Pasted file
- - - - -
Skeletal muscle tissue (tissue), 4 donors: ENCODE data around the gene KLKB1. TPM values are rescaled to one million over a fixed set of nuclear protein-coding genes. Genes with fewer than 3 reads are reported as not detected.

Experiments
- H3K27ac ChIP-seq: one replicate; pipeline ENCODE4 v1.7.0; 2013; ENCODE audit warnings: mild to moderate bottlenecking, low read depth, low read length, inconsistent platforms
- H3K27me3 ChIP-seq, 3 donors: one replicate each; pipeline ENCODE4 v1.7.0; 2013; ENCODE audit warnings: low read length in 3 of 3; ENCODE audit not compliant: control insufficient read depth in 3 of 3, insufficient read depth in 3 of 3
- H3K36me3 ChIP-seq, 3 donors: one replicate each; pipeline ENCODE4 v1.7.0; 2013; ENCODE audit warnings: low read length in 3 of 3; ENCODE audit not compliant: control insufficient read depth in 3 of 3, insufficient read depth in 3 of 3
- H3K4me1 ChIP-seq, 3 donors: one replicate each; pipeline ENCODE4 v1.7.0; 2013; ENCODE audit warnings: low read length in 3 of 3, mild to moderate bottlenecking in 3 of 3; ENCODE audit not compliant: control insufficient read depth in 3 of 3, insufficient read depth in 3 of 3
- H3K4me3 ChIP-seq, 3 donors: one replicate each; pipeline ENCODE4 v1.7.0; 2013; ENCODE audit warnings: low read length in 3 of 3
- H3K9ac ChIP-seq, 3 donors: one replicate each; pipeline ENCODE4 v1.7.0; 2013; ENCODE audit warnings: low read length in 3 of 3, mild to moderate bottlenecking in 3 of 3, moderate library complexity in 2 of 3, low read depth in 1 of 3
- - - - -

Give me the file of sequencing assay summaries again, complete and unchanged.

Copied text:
Skeletal muscle tissue (tissue), 4 donors: ENCODE data around the gene KLKB1. TPM values are rescaled to one million over a fixed set of nuclear protein-coding genes. Genes with fewer than 3 reads are reported as not detected.

Experiments
- H3K27ac ChIP-seq: one replicate; pipeline ENCODE4 v1.7.0; 2013; ENCODE audit warnings: mild to moderate bottlenecking, low read depth, low read length, inconsistent platforms
- H3K27me3 ChIP-seq, 3 donors: one replicate each; pipeline ENCODE4 v1.7.0; 2013; ENCODE audit warnings: low read length in 3 of 3; ENCODE audit not compliant: control insufficient read depth in 3 of 3, insufficient read depth in 3 of 3
- H3K36me3 ChIP-seq, 3 donors: one replicate each; pipeline ENCODE4 v1.7.0; 2013; ENCODE audit warnings: low read length in 3 of 3; ENCODE audit not compliant: control insufficient read depth in 3 of 3, insufficient read depth in 3 of 3
- H3K4me1 ChIP-seq, 3 donors: one replicate each; pipeline ENCODE4 v1.7.0; 2013; ENCODE audit warnings: low read length in 3 of 3, mild to moderate bottlenecking in 3 of 3; ENCODE audit not compliant: control insufficient read depth in 3 of 3, insufficient read depth in 3 of 3
- H3K4me3 ChIP-seq, 3 donors: one replicate each; pipeline ENCODE4 v1.7.0; 2013; ENCODE audit warnings: low read length in 3 of 3
- H3K9ac ChIP-seq, 3 donors: one replicate each; pipeline ENCODE4 v1.7.0; 2013; ENCODE audit warnings: low read length in 3 of 3, mild to moderate bottlenecking in 3 of 3, moderate library complexity in 2 of 3, low read depth in 1 of 3